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Trump picks U.S. Pacific Command chief Harry Harris to be ambassador to Australia

by

Staff Writer

U.S. President Donald Trump has chosen Pacific Command chief Adm. Harry Harris — known for his strident views on China’s military expansion and nuclear-armed North Korea — to be the United States’ next ambassador to Australia.

The White House announced the move in a statement Friday, calling Harris “a highly decorated, combat proven Naval officer with extensive knowledge, leadership and geo-political expertise in the Indo-Pacific region” and 39 years of experience in the U.S. Navy.

Harris, who was the first Asian-American to achieve the rank of admiral in the U.S. Navy, could play a key role in promoting the Trump administration’s strategy for “a free and open Indo-Pacific region” and ensuring a rules-based regional order in partnership with Japan, India and Australia.

Currently in the final year of his three-year tour as head of Pacific Command, Harris is due to retire soon. He has been known as an outspoken backer of a strong response to China’s aggressive moves in the East and South China seas, coining the term “Great Wall of Sand” to describe Beijing’s strategy of building up and militarizing disputed features in the South China Sea.

He has echoed Trump’s “maximum pressure” strategy for dealing with Pyongyang, saying in November that military-backed diplomacy is needed to deal with North Korea.

Appointing Harris as envoy to Australia will be seen as reassuring a key ally and strengthening the administration’s Asia team, which remains full of vacancies more than a year into Trump’s first term.

The admiral is known to have strong ties with military and political leaders in the country, having visited several times as head of Pacific Command.

Media reports have painted the Australian government as growing more and more concerned over the 16-month failure to appoint an ambassador after the previous U.S. envoy, John Berry, left the post in September 2016. Although the job has been filled by Charge d’Affaires James Carouso, it is highly unusual for such a key post to remain empty for so long.

Australian Prime Minister Malcolm Turnbull expressed his approval of the pick in a tweet Saturday. “Great to see Admiral Harry Harris nominated by @realDonaldTrump as US Ambassador to Australia. Look forward to seeing you in Canberra, Harry!” Turnbull wrote.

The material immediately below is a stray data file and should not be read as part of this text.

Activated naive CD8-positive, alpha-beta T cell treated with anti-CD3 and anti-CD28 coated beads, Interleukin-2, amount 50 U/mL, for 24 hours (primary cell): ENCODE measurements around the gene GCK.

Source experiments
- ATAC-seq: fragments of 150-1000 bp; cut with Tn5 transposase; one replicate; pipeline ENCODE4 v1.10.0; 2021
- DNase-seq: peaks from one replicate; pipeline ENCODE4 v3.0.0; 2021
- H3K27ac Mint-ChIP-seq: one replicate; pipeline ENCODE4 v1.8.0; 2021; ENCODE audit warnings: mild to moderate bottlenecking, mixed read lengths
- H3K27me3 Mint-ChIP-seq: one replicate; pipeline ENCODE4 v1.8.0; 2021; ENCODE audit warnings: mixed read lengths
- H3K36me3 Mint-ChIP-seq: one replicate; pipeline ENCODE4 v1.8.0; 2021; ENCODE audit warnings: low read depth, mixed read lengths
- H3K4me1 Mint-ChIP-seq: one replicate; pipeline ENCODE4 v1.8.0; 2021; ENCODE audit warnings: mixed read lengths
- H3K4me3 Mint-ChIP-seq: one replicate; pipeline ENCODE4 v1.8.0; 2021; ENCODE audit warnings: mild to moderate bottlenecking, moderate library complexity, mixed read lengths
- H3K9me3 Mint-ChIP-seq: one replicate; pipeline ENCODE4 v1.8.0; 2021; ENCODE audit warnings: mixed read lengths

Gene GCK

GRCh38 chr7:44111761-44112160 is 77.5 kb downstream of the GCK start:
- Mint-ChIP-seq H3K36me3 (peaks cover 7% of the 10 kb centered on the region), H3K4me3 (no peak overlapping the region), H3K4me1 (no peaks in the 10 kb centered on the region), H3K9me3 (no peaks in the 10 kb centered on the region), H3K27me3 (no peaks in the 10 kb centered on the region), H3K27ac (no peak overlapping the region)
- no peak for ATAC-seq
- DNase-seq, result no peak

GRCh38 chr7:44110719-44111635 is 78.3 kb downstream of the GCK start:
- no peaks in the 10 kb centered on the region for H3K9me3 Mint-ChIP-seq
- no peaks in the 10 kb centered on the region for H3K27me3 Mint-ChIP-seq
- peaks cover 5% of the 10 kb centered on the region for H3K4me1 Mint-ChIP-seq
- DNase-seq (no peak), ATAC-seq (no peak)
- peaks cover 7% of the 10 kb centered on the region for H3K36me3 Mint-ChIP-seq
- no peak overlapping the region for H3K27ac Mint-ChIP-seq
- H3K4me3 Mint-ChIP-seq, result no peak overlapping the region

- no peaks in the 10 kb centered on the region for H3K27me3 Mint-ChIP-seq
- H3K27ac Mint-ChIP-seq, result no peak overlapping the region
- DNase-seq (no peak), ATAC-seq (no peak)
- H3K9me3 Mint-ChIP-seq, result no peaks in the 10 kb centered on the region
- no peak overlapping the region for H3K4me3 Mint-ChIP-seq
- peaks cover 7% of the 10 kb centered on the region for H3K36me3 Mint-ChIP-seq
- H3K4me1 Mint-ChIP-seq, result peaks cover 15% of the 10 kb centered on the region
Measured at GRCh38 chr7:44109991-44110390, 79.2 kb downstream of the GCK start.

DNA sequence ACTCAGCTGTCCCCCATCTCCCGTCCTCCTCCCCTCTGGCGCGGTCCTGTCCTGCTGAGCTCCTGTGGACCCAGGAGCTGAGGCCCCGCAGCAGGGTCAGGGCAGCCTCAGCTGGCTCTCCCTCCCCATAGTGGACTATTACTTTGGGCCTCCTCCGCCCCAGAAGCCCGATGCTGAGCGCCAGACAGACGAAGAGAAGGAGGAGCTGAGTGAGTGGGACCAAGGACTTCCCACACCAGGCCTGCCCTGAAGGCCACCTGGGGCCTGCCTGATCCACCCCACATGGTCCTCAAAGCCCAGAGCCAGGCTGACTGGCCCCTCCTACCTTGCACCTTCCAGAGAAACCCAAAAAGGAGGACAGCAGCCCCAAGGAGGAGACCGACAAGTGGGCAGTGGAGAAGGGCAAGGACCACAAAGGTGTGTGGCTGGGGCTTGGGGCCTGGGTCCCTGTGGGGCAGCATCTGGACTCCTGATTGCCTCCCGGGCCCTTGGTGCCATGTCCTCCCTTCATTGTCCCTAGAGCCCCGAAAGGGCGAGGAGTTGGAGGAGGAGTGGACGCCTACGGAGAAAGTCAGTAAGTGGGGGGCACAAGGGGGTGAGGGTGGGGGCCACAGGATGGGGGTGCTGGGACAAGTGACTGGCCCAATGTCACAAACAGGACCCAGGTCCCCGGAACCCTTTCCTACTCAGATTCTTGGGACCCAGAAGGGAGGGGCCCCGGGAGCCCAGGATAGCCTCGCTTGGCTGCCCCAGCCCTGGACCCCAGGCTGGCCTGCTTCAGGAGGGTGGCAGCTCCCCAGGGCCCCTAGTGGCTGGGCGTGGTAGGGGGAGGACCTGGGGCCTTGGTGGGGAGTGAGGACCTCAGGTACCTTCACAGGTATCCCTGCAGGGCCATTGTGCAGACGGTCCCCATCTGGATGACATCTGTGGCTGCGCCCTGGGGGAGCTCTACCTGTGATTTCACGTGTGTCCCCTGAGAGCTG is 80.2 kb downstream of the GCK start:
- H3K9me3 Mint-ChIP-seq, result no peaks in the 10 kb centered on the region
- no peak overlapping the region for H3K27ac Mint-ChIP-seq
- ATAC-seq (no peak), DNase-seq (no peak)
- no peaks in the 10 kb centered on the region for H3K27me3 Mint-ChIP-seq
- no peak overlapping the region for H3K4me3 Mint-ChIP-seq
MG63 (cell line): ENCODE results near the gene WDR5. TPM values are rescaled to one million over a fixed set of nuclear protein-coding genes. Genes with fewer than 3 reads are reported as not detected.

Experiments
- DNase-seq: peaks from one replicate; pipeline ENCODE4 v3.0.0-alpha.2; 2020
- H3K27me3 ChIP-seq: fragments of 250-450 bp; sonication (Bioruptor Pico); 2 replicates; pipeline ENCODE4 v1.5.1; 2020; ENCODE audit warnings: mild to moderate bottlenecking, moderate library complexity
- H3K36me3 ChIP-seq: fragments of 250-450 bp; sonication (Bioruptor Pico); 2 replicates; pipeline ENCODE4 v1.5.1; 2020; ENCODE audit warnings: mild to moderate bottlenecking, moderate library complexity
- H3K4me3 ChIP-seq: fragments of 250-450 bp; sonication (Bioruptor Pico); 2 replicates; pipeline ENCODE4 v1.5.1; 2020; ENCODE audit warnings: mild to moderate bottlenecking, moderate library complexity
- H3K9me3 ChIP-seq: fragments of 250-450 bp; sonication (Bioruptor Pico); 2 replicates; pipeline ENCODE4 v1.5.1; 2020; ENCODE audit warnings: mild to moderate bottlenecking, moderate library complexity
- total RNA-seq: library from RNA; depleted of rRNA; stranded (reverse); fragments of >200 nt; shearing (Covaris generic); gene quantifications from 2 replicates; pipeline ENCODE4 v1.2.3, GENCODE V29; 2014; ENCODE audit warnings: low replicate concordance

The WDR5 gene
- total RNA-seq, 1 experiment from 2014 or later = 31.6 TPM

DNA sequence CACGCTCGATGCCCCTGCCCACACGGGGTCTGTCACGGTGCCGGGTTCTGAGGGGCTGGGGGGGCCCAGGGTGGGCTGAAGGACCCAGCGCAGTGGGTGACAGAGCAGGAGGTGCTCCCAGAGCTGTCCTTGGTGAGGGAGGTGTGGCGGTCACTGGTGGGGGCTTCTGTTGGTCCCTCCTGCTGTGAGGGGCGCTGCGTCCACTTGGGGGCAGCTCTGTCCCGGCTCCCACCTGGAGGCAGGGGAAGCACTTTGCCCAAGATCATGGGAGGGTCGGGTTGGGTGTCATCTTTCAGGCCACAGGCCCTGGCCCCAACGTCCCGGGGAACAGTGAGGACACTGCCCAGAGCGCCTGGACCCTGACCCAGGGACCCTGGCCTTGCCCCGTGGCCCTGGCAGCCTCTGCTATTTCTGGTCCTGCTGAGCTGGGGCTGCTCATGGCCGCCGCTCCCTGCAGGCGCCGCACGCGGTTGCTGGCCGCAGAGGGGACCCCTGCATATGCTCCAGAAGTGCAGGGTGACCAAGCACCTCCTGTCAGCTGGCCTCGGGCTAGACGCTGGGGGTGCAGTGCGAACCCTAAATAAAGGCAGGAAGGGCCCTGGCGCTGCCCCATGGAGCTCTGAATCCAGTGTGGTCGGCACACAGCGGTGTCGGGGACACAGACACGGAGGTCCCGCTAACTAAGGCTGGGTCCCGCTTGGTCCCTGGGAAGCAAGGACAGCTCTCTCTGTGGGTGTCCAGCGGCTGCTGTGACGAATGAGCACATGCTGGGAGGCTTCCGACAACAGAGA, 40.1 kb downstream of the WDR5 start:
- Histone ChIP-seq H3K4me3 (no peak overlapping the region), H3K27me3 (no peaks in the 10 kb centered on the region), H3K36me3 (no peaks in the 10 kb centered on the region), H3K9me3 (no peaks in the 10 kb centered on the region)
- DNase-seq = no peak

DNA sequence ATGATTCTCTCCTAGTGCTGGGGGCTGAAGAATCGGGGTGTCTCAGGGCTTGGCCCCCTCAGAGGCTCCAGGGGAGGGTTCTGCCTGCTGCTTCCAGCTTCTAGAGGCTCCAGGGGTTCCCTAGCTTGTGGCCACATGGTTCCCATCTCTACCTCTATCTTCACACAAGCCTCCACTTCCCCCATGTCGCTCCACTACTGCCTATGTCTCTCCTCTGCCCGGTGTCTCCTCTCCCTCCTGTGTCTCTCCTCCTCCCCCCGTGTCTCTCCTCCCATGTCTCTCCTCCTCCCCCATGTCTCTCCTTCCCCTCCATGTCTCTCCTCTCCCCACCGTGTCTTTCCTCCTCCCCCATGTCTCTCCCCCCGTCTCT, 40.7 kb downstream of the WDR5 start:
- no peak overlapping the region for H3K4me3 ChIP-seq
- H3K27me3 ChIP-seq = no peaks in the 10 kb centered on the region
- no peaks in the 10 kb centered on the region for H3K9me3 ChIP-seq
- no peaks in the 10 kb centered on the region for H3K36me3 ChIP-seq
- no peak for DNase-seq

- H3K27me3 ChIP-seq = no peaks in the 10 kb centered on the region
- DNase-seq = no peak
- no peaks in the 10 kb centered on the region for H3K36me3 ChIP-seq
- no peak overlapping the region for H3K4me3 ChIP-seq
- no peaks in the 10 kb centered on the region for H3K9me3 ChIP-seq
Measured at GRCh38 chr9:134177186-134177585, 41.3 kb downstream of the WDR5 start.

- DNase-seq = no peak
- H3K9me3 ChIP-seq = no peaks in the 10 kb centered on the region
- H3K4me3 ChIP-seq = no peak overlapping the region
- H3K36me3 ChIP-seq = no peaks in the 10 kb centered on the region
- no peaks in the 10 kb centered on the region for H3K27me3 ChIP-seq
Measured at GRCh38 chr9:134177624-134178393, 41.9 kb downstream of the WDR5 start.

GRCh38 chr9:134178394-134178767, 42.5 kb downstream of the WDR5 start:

Euan Graham, director of the International Security Program at the Lowy Institute in Sydney, said Harris’ nomination had long been forecast and will “be welcomed and greeted with relief in Canberra.”

Graham said that Harris’ “direct channel to the White House” would help keep ties strong “as the U.S.-China regional dynamic takes on a more adversarial hue” and “stresses and strains hit the U.S.-Australia alliance.”

Harris’ nomination will now go before the Senate, where he is expected to be confirmed.

But his nomination is likely to face criticism from China, of which Harris has been an outspoken critic.

Last April, he spoke glowingly before U.S. lawmakers of the four-way cooperation tie-up between Japan, Australia, India and the United States known as “the quad” as a means of bolstering ties in the Indo-Pacific region and reining in Chinese assertiveness.

“I think there’s a naturally forming democracy-centric multilateral, quadrilateral relationship between Japan, the United States, Australia and India,” he told the House Armed Services Committee at the time.

In May, Kyodo News reported that Beijing had urged Washington to fire Harris in return for boosted pressure on nuclear-armed North Korea, citing an anonymous source.

Harris, who is half-Japanese and was born in Yokosuka, Kanagawa Prefecture, but was raised in the United States, has long been a subject of interest for China. Beyond his Great Wall of Sand speech in March 2015, in which he denounced Beijing’s massive land-reclamation projects in the South China Sea, his heritage has also made him an attractive target for a Chinese leadership that routinely blasts Japan over an alleged lack of atonement for its brutal wartime past — often as a means of whipping up nationalist sentiment.

China’s state-run media has routinely used his ethnicity to tarnish Harris’ image, including in a February 2016 commentary by the official Xinhua News Agency.

“Some may say an overemphasis on the Japanese background about an American general is a bit unkind,” Xinhua wrote in the commentary. “But to understand the American’s sudden upgraded offensive in the South China Sea, it is simply impossible to ignore Adm. Harris’s blood, background, political inclination and values.”

Alleged moves by the Chinese government in Australia have also stoked controversy in recent months.

Lawmakers there were given a report late last month detailing Beijing’s alleged use of a sophisticated network of supposedly nonpolitical organizations that suppresses criticism, cultivates relationships and exerts influence over the country’s business, academic and political worlds.

Experts said Harris’ nomination could convey to Beijing that Washington will not sit by as China attempts to diminish U.S. alliances in the Asia-Pacific region.

“I think it sends a strong message to Beijing. The Americans are concerned about Chinese influence campaigns in Asia, and Australia is one of the key places where China is seeking to sow division between the U.S. and its allies,” said Malcolm Davis, a senior defense analyst at the Australian Strategic Policy Institute.

“In sending Harris, Washington is sending the message that the U.S. will not sit idly by and watch China try to get key U.S. partners to realign.”